- Neutron CT allows monitoring liquid flow in biological tissue, notably bone and cartilage.
Methodology. We base PoreFlow on exploiting the unique possibilities that neutron imaging gives for contrast variation through systematic deuteration of the hydrogen-containing liquids. We foresee that by using high-resolution 3D structural data of the surrounding matrix from complementary X-ray CT (~5 µm) as a priori information, the lower-resolution neutron-CT data (~30 µm) with enhanced liquid contrast can be systematically image-enhanced to give higher resolution in both space and time. We thus aim for a sub-minute temporal resolution (in 3D) combined with micrometre spatial resolution. We note that developments in this direction have been implemented at the ICON beamline at PSI and at the D50 beamline at ILL, both sporting crossed beam setups combining X-ray CT with neutron CT. We are thus planning to carry out a substantial part of the project at these beamlines (see LoIs).
The last few years have witnessed a revolution in computational imaging, with software replacing optical hardware for high-performance microscopy. Some of the computational methods recently developed, notably CT reconstructions exploiting a priori knowledge, and compressed sensing, must also be applicable to maximize the overall neutron imaging performance. The temporal resolution of the experiments is inversely proportional to the number of projections, so obtaining statistically reliable 3D reconstructions from a minimal number of projections is of key importance. By quantifying the permeation of liquids in porous media models, we expect to be able to challenge the existing theories of two-phase flow, including recent steady state models in unprecedented details with respect to parameters including Reynold numbers, miscibility, viscosity, fingering, capillarity, wetting coefficients, matrix porosity and tortuosity.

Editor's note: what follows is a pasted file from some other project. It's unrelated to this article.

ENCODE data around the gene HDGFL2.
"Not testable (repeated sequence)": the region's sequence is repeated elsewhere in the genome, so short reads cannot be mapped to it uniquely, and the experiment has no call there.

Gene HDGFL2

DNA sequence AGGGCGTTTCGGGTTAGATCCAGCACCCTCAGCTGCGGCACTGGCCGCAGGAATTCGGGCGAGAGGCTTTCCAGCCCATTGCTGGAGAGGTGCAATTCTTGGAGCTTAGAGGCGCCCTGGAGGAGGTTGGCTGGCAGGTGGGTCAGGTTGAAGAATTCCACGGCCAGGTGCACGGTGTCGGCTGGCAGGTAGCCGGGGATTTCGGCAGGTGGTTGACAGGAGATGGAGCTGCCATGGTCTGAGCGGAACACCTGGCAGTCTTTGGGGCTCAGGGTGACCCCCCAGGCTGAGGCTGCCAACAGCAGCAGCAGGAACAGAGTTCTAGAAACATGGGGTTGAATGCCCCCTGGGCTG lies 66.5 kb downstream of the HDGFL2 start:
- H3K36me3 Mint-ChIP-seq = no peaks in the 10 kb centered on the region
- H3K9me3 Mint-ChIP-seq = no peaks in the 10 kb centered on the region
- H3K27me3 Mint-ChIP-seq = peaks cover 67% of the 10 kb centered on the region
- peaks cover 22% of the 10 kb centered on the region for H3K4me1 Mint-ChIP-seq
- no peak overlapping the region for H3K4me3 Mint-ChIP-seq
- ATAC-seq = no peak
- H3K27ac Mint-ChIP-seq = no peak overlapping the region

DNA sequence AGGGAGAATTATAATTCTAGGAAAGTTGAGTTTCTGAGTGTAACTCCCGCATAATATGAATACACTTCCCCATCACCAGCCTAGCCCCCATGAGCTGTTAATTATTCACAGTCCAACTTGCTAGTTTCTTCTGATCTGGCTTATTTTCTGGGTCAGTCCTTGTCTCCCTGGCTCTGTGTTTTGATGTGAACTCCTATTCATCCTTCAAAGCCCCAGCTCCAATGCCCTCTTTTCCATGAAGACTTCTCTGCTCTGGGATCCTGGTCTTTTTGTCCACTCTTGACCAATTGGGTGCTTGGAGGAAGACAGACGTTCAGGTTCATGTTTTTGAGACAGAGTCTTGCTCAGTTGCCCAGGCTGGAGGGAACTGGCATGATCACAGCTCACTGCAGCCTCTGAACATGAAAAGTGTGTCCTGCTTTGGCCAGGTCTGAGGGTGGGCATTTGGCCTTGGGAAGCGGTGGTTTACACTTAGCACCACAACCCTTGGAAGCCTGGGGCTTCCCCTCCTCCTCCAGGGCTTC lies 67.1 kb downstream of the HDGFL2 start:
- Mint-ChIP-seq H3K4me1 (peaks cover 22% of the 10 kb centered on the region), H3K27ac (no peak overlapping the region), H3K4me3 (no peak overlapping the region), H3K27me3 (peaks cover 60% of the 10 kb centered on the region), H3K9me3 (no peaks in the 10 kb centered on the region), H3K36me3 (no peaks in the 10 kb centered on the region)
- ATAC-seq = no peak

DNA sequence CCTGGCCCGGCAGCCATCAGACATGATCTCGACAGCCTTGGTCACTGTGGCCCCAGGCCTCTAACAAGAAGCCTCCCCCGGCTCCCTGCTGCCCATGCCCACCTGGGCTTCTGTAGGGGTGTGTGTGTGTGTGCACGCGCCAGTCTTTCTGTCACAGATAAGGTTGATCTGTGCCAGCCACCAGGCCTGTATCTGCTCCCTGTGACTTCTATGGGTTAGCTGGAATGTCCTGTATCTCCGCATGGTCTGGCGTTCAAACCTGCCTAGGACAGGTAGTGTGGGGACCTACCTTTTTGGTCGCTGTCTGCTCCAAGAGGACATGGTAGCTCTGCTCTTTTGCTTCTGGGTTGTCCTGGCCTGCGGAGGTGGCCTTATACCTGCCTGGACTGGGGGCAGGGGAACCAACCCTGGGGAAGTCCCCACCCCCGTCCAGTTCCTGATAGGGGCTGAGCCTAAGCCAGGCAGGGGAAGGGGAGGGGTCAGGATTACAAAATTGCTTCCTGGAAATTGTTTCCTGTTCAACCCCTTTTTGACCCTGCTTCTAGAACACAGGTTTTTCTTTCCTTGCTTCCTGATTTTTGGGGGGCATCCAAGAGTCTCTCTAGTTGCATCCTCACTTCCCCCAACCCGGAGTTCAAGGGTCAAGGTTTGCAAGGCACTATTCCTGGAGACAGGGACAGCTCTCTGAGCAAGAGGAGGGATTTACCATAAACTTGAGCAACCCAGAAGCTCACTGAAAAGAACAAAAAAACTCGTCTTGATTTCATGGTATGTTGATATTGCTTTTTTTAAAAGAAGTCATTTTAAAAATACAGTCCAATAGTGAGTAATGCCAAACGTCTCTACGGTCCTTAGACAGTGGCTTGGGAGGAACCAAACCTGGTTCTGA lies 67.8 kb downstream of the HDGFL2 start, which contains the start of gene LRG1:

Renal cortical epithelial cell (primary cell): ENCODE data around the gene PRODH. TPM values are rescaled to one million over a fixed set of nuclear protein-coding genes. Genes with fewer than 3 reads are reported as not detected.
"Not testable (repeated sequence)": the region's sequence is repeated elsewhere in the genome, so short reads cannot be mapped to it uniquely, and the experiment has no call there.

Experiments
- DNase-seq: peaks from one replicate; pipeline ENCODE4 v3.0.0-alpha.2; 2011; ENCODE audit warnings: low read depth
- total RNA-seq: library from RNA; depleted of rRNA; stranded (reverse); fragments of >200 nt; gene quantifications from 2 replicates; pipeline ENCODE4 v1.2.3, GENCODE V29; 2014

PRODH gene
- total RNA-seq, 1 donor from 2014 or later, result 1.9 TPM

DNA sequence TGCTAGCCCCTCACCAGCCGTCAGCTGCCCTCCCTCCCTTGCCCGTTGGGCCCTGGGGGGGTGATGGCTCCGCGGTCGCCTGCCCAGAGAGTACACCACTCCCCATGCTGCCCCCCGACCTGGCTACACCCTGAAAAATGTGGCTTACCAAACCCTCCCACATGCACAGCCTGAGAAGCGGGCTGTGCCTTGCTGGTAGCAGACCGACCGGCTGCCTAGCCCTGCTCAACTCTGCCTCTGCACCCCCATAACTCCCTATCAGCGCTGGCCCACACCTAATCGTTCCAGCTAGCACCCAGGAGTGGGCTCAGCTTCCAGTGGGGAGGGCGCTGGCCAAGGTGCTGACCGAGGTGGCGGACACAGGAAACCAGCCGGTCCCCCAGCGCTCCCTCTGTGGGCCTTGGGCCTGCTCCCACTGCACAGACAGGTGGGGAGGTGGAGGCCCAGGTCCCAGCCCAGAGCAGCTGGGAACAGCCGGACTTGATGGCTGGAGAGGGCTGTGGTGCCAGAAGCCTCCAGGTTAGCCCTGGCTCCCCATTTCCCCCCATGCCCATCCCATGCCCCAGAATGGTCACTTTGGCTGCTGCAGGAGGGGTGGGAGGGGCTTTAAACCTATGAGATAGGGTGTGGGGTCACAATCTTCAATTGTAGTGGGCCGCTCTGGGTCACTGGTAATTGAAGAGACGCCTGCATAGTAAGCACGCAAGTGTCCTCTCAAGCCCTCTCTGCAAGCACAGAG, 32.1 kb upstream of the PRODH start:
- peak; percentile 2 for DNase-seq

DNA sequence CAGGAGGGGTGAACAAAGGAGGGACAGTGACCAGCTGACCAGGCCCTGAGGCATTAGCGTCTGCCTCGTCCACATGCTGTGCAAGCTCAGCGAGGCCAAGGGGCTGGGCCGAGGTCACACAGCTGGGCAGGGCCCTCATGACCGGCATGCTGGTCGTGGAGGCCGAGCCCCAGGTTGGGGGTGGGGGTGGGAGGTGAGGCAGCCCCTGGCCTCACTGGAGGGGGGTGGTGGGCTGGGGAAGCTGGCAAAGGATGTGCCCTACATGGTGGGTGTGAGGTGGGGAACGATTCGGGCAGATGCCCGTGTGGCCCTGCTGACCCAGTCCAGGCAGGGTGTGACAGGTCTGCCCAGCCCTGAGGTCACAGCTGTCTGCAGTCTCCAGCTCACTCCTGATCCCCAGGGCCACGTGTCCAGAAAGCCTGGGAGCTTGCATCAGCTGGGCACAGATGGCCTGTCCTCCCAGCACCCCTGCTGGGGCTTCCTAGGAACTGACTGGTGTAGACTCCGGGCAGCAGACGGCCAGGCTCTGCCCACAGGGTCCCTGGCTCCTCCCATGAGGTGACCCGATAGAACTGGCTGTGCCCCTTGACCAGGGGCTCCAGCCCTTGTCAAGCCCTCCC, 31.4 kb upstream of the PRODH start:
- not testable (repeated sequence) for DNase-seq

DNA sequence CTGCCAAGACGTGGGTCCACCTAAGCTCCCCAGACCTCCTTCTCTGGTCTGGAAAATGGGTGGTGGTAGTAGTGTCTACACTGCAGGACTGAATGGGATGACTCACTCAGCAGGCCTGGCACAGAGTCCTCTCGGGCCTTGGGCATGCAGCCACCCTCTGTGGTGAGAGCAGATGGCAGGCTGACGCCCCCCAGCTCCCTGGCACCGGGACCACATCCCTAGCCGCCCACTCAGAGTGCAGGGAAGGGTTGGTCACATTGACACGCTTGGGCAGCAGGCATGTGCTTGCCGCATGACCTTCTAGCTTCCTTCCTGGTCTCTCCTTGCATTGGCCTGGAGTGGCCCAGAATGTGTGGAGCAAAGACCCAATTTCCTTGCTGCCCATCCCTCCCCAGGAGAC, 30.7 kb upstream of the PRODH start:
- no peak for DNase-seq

To facilitate the experiments while maintaining relevance to soils at the Earth surface, we shall limit the fluid pressure to being near ambient (say, 0 – 3 bars). For similar reasons, for the model systems of microfluidics combined with bead packs, we seek to avoid unnecessary complications with surface chemistry by choosing matrix materials inert to the permeating liquids. With natural samples, a complicating factor will be that reactive fluids may change the solid rock surfaces, leading to coupling between flow rate, transport of dissolved species, and stress in the solid. A significant part of the project will be carried out at USN, which is Norway’s leading academic environment for microsystems engineering. Specifically, we aim to design and construct a microfluidic cell that is transparent to both neutrons and X-rays in a crossed-beam geometry, with controlled temperature and supply of liquids for porous media model studies. In addition to carrying out and analyzing the performance of neutron CT as applied to dynamics of liquids in porous rocks and soil, we plan to exploit the unique imaging properties of neutrons with respect to hydrogen for studying bio-liquid distributions (i.e., blood) in bone and cartilage samples.
The Research Council of Norway.
The project is headed by Professor Breiby at NTNU, and the Njord Centre at UiO is a partner. The project team is comprised of young and established researchers from:
- Norwegian University of Science and Technology (NTNU)
- University of Oslo (UiO)
- University of South Eastern Norway (USN),
The team members have a long history of cooperation within materials physics and microscopy, in terms of supervising master and PhD students, joint publications, sharing lab facilities, holding informal meetings to exchange knowledge and research ideas, and applying for joint projects. The multidisciplinary and highly competent project group should be able to provide significant cross-fertilization between the main branches of the project.
The scientific advisory group consists of Prof. Gibaud, Dr. Helgesen, Dr. Kästner, and Dr. Tengattini, who will participate in annual progress meetings and also be subcontractors and co-supervisors when adequate.